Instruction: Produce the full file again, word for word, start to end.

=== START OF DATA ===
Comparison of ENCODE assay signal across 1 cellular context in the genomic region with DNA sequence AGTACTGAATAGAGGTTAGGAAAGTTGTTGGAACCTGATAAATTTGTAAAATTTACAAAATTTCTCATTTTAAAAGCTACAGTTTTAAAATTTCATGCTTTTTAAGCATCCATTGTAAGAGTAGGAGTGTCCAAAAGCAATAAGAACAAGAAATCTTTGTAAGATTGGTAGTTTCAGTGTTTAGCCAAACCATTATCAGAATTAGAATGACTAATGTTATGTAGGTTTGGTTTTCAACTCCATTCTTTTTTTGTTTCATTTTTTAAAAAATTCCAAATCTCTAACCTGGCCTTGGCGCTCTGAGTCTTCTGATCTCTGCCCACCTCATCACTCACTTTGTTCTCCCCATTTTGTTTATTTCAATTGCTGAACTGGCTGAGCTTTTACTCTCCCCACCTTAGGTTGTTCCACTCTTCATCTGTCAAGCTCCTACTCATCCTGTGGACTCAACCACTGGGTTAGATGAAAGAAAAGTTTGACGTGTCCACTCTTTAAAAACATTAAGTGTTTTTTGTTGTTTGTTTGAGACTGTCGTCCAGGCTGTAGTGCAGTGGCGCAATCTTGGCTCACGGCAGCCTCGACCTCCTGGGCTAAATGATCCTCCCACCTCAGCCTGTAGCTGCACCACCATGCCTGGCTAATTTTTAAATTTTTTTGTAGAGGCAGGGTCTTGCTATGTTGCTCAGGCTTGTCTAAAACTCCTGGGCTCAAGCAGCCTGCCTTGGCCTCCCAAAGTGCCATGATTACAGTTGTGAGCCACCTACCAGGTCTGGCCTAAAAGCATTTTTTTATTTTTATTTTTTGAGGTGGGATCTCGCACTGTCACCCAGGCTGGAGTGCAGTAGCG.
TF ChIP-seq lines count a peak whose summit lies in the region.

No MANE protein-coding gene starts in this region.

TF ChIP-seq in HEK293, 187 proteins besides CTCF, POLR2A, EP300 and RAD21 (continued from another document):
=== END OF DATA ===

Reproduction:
Comparison of ENCODE assay signal across 1 cellular context in the genomic region with DNA sequence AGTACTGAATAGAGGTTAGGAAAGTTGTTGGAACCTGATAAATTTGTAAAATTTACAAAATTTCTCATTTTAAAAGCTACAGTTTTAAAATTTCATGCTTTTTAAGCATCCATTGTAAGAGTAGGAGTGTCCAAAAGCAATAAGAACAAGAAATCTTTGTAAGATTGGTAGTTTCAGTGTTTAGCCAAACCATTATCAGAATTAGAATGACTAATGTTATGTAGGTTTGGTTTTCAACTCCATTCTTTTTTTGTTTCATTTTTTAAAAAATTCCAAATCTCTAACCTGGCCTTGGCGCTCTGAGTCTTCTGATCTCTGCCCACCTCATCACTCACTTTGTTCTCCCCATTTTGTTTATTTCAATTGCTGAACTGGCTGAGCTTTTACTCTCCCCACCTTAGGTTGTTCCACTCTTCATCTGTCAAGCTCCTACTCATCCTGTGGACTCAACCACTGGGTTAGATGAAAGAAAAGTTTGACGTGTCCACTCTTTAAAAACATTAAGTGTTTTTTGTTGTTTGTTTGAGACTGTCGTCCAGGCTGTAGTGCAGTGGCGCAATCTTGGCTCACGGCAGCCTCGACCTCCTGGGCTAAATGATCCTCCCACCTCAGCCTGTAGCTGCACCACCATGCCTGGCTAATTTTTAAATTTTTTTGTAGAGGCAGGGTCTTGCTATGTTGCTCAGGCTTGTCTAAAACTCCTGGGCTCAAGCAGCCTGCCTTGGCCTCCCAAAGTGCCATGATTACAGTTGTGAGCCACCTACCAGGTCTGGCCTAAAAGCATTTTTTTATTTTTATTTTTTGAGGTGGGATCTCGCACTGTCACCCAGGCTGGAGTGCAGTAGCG.
TF ChIP-seq lines count a peak whose summit lies in the region.

No MANE protein-coding gene starts in this region.

TF ChIP-seq in HEK293, 187 proteins besides CTCF, POLR2A, EP300 and RAD21 (continued from another document):